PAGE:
The domestic copper power producers are in a precarious situation amidst sagging sales and rapidly rising imports. They blame a clutch of policies being pursued by the government with regard to imports and exports will have to be changed if the sector has to be saved from prospect of heavy losses in future.
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The domestic copper industry is almost entirely dependent on imports for importing copper concentrate.[/caption]
“In our representation to the Ministry of Finance, we have sought that customs duty on copper products be increased from 5 per cent to 7.5 per cent. Customs duty on copper concentrate be reduced from 2.5 per cent to nil and reinstate 2 per cent export incentive,” said JC Ladha, Vice President of Indian Primary Copper Producers Association (IPCPA).
The domestic copper industry, which has an installed capacity of 10 lakh metric tonne, is almost entirely dependent on imports for importing copper concentrate. China and Japan have been incentivizing the copper industry by securing copper concentrates through government-backed finance linked investments cum strategic tie-ups in copper mines in Africa and Chile. Meanwhile, Indonesia, the only major supplier of copper concentrate in ASEAN region has put massive export tax on exports and will enforce total ban in 2017. Indian manufacturers will now have to source copper concentrate from Peru, Chile and Australia after signing long term contracts, this is important as availability of affordable raw material is key to scale up operations and be cost competitive.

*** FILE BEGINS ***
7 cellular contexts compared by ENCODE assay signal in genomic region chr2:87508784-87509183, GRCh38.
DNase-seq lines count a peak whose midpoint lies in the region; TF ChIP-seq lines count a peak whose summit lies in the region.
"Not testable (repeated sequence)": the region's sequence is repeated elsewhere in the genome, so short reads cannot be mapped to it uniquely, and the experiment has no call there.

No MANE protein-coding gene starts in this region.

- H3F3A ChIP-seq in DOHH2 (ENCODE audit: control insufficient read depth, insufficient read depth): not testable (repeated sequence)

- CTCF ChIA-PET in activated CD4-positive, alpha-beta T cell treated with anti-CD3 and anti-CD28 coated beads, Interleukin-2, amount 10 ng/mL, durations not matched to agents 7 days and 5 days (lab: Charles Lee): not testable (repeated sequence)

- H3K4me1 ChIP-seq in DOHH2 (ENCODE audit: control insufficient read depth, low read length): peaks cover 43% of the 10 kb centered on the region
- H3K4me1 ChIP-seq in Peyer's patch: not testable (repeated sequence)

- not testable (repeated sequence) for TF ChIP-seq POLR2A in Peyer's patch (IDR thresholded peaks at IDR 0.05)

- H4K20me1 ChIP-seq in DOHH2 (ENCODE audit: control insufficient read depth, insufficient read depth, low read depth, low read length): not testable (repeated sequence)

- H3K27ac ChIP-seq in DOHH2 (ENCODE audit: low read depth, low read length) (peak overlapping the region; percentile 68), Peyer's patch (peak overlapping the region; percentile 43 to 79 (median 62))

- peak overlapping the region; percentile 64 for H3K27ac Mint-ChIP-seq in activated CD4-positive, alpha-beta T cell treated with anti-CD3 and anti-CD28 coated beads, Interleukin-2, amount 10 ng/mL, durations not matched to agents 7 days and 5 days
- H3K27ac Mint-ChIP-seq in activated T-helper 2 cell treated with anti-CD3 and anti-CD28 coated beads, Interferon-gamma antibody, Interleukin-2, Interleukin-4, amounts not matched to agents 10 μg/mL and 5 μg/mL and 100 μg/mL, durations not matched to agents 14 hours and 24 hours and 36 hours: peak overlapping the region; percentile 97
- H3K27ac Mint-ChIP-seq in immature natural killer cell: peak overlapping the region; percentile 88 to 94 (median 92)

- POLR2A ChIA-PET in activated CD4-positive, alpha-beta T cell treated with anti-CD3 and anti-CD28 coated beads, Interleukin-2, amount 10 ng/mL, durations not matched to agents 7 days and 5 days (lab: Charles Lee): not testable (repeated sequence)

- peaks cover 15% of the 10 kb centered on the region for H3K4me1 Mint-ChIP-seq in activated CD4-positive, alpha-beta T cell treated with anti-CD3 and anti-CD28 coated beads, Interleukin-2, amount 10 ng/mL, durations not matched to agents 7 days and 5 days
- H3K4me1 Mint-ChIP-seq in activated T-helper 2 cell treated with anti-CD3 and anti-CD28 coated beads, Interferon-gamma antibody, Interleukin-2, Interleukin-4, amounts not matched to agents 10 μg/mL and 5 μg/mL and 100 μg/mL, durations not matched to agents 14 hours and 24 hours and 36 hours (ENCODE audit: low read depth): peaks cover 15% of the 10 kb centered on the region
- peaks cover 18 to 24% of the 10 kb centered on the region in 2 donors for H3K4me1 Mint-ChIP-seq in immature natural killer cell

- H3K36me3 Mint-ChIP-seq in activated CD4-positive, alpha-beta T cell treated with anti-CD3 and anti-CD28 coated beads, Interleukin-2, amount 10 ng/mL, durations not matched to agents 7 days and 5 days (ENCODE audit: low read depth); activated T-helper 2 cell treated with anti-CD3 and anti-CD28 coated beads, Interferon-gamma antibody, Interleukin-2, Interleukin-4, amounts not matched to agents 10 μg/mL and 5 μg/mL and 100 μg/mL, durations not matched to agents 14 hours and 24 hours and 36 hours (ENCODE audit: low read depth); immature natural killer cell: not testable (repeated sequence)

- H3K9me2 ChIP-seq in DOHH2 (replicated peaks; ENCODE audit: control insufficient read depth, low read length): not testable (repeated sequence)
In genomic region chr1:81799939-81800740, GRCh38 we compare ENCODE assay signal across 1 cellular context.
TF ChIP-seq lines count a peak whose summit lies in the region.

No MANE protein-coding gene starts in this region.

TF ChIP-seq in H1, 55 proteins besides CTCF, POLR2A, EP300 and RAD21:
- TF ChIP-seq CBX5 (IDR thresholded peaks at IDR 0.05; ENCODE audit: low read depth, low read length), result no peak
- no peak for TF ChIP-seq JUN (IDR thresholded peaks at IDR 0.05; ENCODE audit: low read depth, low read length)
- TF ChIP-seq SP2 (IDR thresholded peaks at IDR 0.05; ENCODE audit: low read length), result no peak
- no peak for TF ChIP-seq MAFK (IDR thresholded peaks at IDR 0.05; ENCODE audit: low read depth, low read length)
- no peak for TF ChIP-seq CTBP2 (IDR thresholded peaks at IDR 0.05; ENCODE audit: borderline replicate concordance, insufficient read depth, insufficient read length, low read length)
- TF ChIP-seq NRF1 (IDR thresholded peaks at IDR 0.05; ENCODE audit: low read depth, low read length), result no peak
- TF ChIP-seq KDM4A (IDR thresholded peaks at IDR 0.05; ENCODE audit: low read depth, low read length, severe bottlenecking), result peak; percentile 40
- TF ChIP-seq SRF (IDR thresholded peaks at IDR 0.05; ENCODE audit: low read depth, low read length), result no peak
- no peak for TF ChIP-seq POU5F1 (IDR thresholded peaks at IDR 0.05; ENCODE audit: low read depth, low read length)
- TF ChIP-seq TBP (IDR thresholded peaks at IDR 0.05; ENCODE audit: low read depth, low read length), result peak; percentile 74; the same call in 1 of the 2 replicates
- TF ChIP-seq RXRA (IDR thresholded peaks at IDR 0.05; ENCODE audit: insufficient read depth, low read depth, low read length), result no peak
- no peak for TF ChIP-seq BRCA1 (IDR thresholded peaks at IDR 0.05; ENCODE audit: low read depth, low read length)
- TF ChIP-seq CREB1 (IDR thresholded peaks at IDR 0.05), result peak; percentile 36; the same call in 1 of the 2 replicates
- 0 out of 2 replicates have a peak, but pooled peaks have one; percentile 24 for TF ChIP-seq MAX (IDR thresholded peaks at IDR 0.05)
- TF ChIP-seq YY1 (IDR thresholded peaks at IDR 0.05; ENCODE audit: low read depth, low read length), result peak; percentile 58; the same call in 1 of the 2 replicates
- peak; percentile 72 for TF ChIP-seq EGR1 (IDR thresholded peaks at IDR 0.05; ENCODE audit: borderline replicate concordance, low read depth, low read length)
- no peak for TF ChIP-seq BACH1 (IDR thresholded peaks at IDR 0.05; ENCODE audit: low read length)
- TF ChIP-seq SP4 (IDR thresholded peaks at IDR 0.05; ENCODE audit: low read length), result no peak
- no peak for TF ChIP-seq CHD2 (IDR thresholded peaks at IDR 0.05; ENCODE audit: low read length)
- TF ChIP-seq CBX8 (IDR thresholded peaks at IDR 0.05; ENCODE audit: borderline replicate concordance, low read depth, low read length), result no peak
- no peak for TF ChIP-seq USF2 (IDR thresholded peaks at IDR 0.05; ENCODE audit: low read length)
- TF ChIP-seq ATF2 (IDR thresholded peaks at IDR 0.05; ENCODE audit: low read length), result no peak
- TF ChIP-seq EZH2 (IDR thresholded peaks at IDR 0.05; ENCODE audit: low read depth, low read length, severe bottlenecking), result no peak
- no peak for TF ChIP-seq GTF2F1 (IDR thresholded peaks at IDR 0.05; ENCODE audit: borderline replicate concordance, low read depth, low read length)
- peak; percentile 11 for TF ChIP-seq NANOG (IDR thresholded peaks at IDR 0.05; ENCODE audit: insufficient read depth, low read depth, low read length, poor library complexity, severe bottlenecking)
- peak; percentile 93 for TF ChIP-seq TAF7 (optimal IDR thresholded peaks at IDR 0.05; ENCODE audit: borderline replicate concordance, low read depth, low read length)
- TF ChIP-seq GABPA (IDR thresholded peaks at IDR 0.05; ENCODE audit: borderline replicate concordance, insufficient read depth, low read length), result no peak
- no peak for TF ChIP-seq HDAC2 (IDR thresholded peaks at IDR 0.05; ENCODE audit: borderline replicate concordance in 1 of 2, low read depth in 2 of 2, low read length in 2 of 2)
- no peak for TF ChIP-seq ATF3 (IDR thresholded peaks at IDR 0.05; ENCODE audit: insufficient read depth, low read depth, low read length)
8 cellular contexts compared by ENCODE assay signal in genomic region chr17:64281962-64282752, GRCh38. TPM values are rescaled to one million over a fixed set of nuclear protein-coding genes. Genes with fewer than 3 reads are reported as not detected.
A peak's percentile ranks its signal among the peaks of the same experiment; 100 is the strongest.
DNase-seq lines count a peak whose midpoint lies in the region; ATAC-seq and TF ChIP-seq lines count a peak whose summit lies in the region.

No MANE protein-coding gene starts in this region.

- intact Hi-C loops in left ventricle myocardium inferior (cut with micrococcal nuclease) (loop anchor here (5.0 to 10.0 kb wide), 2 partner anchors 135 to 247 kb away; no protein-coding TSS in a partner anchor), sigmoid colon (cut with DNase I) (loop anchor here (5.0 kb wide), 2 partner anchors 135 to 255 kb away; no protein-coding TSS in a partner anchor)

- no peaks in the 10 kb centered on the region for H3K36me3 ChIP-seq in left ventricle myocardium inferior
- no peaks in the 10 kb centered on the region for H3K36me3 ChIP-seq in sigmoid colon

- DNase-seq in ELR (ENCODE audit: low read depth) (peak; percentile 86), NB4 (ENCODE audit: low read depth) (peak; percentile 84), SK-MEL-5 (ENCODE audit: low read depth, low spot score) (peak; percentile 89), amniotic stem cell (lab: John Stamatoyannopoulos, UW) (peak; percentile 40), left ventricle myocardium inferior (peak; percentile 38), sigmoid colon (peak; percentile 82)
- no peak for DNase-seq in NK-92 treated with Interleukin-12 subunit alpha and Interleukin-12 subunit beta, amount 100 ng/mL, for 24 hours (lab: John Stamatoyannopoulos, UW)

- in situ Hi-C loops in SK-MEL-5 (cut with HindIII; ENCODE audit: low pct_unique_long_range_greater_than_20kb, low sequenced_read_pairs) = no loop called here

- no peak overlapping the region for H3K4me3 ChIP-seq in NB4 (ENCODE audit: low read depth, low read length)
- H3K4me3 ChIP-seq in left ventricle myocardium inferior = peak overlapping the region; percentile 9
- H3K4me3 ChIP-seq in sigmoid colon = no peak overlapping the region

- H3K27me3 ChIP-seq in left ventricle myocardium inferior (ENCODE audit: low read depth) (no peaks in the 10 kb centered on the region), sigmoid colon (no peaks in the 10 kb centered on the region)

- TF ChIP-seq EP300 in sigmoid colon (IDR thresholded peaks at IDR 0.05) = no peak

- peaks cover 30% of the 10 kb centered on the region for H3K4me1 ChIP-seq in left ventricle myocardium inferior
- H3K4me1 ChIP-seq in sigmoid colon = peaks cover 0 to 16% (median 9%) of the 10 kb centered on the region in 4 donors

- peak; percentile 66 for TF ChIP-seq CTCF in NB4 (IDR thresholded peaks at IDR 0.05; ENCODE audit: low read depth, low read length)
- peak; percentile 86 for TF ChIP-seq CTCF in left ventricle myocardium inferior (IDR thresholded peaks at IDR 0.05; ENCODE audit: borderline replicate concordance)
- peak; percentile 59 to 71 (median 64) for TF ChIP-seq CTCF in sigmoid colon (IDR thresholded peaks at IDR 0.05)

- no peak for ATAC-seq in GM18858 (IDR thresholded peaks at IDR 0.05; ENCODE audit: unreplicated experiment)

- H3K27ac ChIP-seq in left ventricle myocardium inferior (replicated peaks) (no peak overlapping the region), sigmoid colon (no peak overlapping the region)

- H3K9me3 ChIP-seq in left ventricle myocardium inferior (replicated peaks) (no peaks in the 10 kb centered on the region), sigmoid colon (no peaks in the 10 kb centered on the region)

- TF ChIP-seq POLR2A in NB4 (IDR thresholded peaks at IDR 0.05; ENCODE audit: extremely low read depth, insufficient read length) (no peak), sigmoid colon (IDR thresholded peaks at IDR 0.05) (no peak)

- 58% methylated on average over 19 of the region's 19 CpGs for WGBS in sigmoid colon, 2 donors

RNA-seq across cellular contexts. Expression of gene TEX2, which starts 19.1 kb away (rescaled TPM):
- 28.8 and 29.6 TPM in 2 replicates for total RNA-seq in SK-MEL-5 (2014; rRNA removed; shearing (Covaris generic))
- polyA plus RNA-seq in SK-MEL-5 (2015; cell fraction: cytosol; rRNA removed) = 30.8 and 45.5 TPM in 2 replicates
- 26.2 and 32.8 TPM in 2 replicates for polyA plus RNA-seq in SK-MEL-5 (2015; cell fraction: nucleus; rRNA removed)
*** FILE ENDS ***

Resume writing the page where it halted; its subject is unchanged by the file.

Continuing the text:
The domestic copper industry has rapidly lost their share in domestic market as imports in the past three years have increased from 1.06 lakh tones to 1.77 lakh tones. This increase of imports to the tune of 67 per cent has affected domestic industry, which is now operating at 75 per cent of capacity with imports constituting a whopping 31 per cent of total sales in the country.
P. Ramnath, CEO of Sterling Copper said that the industry, which employs 10,000 people directly and 50,000 people indirectly will face an existential crisis when the free trade agreements (FTA) like AIFTA and India-Japan CEPA. The IPCPA has said that Japan, which is the 3rd biggest manufacturer of refined copper in the world has a surplus of half a million tonnes of copper, which is equivalent to the total yearly consumption in India. Indian companies cannot compete with imports from Japan as industries there enjoy zero rate of interest compared to India, which has one of the highest rates of interest in the world. Japan also has strategic finance linked tie-ups with Chile for import of copper concentrate, which greatly help their industry.